Wordsmith.org: the magic of words


A.Word.A.Day

About Us | What's New | Search | Site Map | Contact Us  


Home

Today's Word

Yesterday's Word

Archives

FAQ



Apr 14, 2014
This week's theme
Words coined after Shakespearean characters

This week's words
dogberry
portia
timon
romeo
prospero

Dogberry
Dogberry Examining Conrade and Borachio
Art: Henry Stacy Marks, 1853
Photo: Wikimedia

Bookmark and Share Facebook Twitter Digg MySpace Bookmark and Share
A.Word.A.Day
with Anu Garg

Shakespeare has been dead for centuries, but he continues to haunt high school students around the world. They have to study his plays year after year. They have to dig deep and analyze. And then they have to produce reports in Times New Roman 12-point, double spaced, one-inch margins, at least three pages.

But there's a reason Shakespeare is still with us after all this time. In his poems and plays, he has captured human foibles, discontent, ambition, and almost every human quality. His influence on the English language is enormous.

It's not surprising that his characters have come alive in our language. Next week marks the 450th birthday of the Bard of Avon. In his honor we have picked five words that have been coined after his characters. We'll meet characters from the plays Much Ado About Nothing, Merchant of Venice, Timon of Athens, The Tempest, and Romeo and Juliet.

Dogberry

PRONUNCIATION:
(DOG-ber-ee, -buh-ree)

MEANING:
noun: A pompous, incompetent, self-important official.

ETYMOLOGY:
After Dogberry, a constable in Shakespeare's Much Ado About Nothing, in which he goes about his blundering ways while mouthing malapropisms. Earliest documented use: 1801.

USAGE:
"Why doesn't he do something, then? Ignorant Dogberry! Useless bumpkin! Calls himself a copper and doesn't even know where to start!"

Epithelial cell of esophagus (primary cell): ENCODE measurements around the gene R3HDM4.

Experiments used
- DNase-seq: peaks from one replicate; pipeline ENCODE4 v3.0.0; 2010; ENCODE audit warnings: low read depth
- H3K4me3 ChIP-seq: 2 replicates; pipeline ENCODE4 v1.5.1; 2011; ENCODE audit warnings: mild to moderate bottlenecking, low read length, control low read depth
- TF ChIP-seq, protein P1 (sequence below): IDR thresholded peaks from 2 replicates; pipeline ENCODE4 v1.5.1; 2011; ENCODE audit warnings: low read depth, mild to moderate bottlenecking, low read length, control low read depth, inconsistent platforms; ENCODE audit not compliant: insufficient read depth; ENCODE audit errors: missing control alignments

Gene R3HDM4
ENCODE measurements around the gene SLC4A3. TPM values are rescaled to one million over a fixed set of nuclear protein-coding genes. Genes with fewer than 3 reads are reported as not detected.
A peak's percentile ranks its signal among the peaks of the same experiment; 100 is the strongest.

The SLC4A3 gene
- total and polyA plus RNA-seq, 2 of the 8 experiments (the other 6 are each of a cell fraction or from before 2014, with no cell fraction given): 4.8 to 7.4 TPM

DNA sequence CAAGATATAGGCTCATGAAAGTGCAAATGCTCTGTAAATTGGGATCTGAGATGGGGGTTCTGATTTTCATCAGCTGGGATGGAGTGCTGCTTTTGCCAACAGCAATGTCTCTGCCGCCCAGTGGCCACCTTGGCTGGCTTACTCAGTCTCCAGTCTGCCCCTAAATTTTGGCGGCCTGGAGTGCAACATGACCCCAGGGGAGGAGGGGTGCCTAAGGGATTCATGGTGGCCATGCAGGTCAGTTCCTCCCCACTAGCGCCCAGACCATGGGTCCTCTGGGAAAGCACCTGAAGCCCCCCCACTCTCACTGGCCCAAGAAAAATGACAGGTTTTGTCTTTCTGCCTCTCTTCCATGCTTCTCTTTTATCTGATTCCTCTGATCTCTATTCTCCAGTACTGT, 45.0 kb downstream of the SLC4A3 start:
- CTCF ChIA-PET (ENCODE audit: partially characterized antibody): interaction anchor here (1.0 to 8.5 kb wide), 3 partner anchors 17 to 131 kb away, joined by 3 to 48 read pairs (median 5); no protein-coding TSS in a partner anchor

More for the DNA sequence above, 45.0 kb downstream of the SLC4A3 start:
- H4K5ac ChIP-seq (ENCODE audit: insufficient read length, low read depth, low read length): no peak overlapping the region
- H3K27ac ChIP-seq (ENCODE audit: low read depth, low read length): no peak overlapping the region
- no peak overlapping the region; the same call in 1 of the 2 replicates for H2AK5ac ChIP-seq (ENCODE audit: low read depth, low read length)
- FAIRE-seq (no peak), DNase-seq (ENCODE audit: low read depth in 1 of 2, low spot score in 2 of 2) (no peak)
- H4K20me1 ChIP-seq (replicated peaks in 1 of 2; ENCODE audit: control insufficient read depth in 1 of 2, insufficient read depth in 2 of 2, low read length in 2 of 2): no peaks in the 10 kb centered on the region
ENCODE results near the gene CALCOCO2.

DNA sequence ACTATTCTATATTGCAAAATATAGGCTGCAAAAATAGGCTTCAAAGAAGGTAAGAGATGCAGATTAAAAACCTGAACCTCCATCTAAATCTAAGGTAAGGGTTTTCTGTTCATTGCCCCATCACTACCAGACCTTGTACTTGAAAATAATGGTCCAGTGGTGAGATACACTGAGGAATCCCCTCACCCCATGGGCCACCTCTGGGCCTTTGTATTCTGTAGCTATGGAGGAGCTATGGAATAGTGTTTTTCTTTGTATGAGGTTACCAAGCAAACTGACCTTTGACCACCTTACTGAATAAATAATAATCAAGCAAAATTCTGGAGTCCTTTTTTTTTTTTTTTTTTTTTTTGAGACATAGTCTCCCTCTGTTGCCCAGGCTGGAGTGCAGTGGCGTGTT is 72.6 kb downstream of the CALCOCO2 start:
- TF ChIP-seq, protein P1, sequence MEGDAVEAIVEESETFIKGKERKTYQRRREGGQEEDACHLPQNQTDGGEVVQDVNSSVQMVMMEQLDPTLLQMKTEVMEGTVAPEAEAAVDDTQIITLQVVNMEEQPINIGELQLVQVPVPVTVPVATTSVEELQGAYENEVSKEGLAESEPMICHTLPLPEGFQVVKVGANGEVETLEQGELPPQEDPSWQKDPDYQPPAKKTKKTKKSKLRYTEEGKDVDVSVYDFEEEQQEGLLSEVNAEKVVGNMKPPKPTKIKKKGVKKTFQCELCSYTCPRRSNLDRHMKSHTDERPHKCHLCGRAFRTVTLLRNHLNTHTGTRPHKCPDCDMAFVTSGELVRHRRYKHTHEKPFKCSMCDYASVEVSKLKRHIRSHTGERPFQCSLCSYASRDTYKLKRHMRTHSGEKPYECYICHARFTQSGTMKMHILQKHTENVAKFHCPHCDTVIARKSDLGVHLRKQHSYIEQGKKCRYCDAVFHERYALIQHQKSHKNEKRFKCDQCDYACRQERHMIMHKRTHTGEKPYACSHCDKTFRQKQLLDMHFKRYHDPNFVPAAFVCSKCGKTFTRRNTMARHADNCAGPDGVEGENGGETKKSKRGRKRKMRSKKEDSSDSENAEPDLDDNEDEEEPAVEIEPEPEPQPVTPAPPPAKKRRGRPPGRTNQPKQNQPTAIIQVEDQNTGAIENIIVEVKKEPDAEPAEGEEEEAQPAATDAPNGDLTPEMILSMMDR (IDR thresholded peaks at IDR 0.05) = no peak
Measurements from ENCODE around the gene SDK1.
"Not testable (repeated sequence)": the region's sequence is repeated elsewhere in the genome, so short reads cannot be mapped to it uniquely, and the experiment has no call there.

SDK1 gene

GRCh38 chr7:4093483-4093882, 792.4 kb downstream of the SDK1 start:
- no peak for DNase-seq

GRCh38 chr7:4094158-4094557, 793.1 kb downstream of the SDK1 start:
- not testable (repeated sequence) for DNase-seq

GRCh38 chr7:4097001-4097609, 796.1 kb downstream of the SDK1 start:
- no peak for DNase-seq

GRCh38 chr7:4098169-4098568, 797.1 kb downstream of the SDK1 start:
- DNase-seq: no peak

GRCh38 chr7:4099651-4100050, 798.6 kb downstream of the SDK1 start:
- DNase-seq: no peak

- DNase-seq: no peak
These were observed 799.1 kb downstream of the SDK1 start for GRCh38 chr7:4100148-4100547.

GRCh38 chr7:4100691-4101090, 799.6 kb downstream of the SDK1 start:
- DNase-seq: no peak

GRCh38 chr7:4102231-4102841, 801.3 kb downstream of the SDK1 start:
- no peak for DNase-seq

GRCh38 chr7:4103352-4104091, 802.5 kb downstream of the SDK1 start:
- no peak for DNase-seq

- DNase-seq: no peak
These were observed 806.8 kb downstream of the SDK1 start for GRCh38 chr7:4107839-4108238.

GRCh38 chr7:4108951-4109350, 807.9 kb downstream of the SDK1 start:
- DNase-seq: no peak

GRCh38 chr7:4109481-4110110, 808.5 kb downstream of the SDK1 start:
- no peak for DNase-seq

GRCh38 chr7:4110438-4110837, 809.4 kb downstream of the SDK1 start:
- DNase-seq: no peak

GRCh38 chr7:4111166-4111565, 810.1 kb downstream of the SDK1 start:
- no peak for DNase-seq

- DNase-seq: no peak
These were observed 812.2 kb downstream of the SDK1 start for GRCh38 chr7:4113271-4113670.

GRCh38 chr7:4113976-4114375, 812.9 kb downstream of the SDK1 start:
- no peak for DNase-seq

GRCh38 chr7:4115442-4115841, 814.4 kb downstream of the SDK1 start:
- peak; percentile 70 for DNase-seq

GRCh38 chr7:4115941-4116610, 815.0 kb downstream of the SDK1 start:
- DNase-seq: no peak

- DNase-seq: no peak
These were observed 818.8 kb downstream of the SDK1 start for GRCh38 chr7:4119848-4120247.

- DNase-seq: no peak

Edmund Crispin; The Glimpses of the Moon; Gollancz; 1977.

"The mayor of Bangor, Maine, vetoed a time-altering resolution passed by its city council ... for which Railway Age lampooned him in an editorial that began 'A Dogberry who holds the office of mayor.'"
Jack Beatty; Age of Betrayal; Knopf; 2007.

A THOUGHT FOR TODAY:
A lexicographer's business is solely to collect, arrange, and define the words that usage presents to his hands. He has no right to proscribe words; he is to present them as they are. -Noah Webster, lexicographer (1758-1843)

A.Word.A.Day by email:

Subscribe

"The most welcomed, most enduring piece of daily mass e-mail in cyberspace."

The New York Times

Sponsored by:

Give the Gift of Words

Share the magic of words. Send a gift subscription of A.Word.A.Day.

Anu on Words:
Writer Magazine
Globe & Mail

Interact:

Bulletin board
Wordsmith Talk

Moderated Chat
Wordsmith Chat

Readers' Voice
AWADmail

Subscriber Services
Awards | Stats | Links | Privacy Policy
Contribute | Advertise

© 1994-2017 Wordsmith